Cardiac devices such as pacemakers are crucial for monitoring a person's heart rhythms, but the procedure to implant them is invasive and comes with the risks of infection and skin bruising.
When the devices run out of battery power a few years later, they have to be replaced through another invasive surgical operation. Sometimes, the outline of these devices also protrudes from the skin.
Now, imagine a sensor that is smaller than the tip of a pencil, and can be implanted under the skin using just a syringe. It is also wireless and does not require a battery, which means it could technically last forever. More importantly, the signals that the tiny device sends can be read clearly and easily.
That future has been made possible by researchers at the National University of Singapore (NUS) who have come up with a new way of measuring signals, even those from microsensors less than 1mm long.
Assistant Professor John Ho, from the Department of Electrical and Computer Engineering and the Institute for Health Innovation & Technology at NUS, headed the two-year project. He told The Straits Times: "The problem was never about how small these sensors can be made - they can be manufactured to be very, very tiny. The challenge is that if they're so small, the signals they emit are too tiny to be read at all."
Prof Ho and his team of four researchers have figured out a way to calibrate a wireless reader to work at a state known in physics as an "exceptional point". This is a special state where the reader becomes extremely sensitive to nearby objects, and can thus read tiny signals emitted by even sub-millimetre microsensors.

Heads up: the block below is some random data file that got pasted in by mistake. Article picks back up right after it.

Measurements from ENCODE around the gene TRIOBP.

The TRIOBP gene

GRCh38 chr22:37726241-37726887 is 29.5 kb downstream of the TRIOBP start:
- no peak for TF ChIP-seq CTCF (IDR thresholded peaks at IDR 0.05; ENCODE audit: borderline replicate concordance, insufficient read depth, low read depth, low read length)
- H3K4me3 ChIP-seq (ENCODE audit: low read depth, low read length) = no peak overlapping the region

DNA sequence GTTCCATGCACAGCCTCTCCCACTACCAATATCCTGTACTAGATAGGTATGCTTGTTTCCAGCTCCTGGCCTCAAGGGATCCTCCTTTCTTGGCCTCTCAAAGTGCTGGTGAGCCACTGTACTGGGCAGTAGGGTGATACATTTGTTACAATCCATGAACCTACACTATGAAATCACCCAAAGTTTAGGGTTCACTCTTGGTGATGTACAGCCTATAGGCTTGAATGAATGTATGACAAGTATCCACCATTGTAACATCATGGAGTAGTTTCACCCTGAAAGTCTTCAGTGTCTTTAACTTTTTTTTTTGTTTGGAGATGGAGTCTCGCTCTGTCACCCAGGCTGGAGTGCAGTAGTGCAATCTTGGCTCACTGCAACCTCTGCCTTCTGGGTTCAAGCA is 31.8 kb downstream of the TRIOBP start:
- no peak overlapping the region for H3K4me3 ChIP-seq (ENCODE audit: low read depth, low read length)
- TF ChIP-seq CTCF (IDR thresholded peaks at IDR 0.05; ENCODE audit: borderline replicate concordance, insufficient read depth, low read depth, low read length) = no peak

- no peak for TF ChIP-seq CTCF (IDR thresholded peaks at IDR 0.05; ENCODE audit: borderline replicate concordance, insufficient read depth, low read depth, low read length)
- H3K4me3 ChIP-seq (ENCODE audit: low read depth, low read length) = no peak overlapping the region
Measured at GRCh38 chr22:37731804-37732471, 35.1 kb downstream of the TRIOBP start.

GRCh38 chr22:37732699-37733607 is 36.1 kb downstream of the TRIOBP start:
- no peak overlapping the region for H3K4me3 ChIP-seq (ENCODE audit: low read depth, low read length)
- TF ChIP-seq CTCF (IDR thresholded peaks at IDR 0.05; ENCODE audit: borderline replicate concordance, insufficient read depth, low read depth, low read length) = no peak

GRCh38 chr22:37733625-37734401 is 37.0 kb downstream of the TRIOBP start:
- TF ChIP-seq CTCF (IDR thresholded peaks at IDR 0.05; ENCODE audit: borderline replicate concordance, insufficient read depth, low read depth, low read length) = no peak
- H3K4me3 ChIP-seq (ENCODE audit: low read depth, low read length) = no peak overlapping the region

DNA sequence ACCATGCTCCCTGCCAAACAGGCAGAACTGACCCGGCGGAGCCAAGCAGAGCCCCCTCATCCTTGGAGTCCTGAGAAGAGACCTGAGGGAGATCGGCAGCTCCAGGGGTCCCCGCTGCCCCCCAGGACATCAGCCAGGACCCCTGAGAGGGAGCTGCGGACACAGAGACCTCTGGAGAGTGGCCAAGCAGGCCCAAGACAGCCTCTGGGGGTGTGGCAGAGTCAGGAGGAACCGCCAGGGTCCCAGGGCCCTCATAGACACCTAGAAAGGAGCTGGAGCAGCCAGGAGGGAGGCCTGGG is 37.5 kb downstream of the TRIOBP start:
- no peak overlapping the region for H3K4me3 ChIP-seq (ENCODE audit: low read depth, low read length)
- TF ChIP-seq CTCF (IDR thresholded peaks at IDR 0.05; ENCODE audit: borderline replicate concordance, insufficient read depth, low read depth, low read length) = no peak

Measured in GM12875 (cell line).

When the wireless reader is worn outside the body like a watch, for example, patients can monitor their heart rhythms easily and at all times. Such a sensitive reader makes it possible to use sensors at least 10 times smaller than the best implantable wireless cardiac sensors commercially available today.
Prof Ho said: "This breakthrough could really shift the paradigm in healthcare. And it could potentially change much more than just how we monitor heart rhythms - depending on the situation, these tiny sensors could also be developed to monitor a person's glucose levels, for example."
Diabetic patients who must monitor their glucose levels have to prick their fingers to get a drop of blood for testing - a process which may have to be done many times a day. With a tiny implantable wireless sensor, monitoring glucose levels becomes hassle-free.
Prof Ho said: "The important thing here is that sensors can now be made really, really small - and can still be read. We hope that this breakthrough will be a trailblazer for the future of minimally invasive health monitoring situations."